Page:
Spradlin enters and assembles the group. I turn on my tape recorder as she starts to talk with the company, beginning with the simple premise: “You can think of yourself as a collection of cells,” tracing along one dancer’s body the potential of a sideways consciousness. “You don’t have to make any of this happen, but this idea of lateral lines, like fish.” And they do seem to form a school, in their youth and mass, but there is nothing pedantic about Spradlin’s tone, which is more akin to invitation than dogma. As a witness to this methodology of finely grained haptics, I have the uncanny sensation of having been here before, reminded of watching Spradlin in technical rehearsal for g-h-o-s-t-c-r-o-w-n (working title) at New York Live Arts in 2014, where once again she was in close proximity to a performer’s body, using just the slightest amount of pressure from her hands to jump start a memory of what the performer already knew so that they could make a difficult turn. “You just have to feel it,” she said.
In correspondence, I ask Spradlin about the title of the piece and she writes: “Early on, I was calling the new work star child (moving over the ground). Around APAP time, I just decided to change the title to Y. My last piece was called X and so far it's been getting good reviews and feedback, but I haven't yet got any touring for it. I guess it feels less like I'm abandoning X if I call my next work Y …” I pay attention to the language here, the sense I am already getting of extraordinary creatures or changelings being embodied in Y, and how its seeds were planted in the precursor, a work for three bodies that premiered at the Joyce in 2016. X seemed to propose the dancer as hungry mole, eyes located in knees and backs and arms. Dislocated vision reinvented ballet barres as features of a survivalist gymnasium, everything made strange, wondrous, and more hypnotically rigorous by virtue of a world gone askew. I guess that world is always right here too, even as it eludes us outside the studio walls. Of course, I wonder what Spradlin is looking towards as the latest work’s gaze shifts into eerie distance... every work as odd as a newborn coming into ambulatory power, fierce and preternaturally wise, perhaps mostly so when sidewise.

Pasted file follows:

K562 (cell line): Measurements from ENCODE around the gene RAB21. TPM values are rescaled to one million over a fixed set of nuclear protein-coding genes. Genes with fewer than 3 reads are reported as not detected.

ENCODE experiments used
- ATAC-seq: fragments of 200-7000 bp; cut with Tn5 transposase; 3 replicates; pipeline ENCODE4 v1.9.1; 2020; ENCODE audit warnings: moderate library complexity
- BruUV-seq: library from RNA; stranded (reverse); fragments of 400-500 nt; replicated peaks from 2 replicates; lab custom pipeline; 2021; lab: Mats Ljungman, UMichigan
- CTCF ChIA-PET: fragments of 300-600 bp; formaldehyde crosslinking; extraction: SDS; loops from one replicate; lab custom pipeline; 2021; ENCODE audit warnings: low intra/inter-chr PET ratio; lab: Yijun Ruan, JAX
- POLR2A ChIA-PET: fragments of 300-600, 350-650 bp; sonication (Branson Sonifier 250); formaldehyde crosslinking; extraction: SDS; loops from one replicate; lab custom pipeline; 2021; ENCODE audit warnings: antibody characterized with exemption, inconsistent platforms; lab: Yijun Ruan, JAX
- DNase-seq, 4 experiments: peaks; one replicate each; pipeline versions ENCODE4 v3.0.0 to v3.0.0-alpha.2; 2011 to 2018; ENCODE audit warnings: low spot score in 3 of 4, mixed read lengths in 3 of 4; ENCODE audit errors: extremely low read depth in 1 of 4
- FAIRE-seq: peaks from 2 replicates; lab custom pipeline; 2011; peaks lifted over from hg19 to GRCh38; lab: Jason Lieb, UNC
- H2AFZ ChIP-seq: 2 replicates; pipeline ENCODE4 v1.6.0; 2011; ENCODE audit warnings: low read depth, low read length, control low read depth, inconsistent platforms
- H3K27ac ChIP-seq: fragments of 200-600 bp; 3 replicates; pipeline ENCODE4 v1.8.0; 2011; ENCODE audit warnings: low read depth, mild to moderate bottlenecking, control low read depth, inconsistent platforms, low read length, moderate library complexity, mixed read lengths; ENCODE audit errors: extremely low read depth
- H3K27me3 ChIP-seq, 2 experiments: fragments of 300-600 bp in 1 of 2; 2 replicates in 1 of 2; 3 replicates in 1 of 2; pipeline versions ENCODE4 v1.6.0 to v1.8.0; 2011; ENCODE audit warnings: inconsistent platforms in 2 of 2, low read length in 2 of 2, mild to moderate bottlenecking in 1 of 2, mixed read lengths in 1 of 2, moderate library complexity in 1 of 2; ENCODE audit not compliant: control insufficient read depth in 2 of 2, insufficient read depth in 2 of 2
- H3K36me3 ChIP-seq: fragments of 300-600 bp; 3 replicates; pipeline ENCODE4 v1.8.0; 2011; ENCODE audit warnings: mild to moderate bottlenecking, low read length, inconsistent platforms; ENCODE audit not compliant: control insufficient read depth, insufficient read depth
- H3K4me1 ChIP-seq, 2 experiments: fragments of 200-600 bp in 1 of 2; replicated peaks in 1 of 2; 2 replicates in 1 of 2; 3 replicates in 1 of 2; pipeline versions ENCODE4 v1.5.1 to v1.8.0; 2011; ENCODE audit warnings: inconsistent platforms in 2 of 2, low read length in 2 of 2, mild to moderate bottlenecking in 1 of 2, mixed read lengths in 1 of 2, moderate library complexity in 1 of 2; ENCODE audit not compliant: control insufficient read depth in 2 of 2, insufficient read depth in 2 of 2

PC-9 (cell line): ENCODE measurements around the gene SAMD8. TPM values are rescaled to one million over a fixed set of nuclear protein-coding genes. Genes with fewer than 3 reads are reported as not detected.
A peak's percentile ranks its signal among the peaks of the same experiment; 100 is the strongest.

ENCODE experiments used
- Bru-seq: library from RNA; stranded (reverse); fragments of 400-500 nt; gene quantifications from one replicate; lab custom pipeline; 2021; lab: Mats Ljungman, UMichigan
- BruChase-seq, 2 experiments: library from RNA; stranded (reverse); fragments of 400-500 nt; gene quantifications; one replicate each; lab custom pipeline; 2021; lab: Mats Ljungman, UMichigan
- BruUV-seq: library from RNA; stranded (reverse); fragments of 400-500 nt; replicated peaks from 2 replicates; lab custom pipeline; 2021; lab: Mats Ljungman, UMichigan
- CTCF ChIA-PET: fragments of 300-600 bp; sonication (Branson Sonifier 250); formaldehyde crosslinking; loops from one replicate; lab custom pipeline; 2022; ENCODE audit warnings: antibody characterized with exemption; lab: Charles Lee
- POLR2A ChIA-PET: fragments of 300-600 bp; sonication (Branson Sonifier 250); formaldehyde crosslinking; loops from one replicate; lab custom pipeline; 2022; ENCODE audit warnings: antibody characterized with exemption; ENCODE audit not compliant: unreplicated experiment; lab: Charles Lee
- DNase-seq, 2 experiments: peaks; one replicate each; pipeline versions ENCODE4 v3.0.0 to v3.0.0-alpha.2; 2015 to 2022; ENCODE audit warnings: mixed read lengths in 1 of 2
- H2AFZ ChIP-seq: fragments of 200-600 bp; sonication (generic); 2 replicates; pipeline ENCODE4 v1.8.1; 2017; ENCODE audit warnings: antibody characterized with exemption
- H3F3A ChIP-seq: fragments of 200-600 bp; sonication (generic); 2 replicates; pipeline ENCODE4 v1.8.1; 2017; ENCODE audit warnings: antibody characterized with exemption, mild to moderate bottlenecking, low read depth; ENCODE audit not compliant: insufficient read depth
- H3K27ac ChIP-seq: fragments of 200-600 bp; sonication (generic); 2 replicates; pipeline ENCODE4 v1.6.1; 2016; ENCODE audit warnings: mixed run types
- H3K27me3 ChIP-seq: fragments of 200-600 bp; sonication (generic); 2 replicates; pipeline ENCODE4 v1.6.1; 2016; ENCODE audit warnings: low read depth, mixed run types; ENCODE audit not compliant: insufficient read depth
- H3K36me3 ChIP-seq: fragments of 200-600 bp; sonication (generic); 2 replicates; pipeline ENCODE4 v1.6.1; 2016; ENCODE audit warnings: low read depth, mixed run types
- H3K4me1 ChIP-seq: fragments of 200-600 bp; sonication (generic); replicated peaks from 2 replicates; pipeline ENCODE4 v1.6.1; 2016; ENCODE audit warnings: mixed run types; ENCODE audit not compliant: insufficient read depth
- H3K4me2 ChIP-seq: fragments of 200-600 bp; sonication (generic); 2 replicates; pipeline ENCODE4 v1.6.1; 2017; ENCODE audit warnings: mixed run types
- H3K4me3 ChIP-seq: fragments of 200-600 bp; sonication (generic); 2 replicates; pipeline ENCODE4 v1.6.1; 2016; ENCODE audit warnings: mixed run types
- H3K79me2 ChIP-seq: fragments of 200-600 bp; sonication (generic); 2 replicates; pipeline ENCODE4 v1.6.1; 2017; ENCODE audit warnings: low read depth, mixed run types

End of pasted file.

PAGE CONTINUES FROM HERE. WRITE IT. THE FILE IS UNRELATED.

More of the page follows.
Jess Barbagallo is a writer, director, performer, arts journalist, and teacher based in New York City. Playwriting credits include: Not for Resale (in collaboration with Lex Powell and the NYU Drama Therapy program); Melissa, So Far; My Old Man (and Other Stories); Sentence Fetish; Joe Ranono’s Yuletide Log and Other Fruitcakes; Karen Davis Does …; Good Year for Hunters; Room for Cream: A Live Lesbian Serial; Saturn Nights; and Grey-Eyed Dogs. He is currently acting in Harry Potter and the Cursed Child at the Lyric Theatre.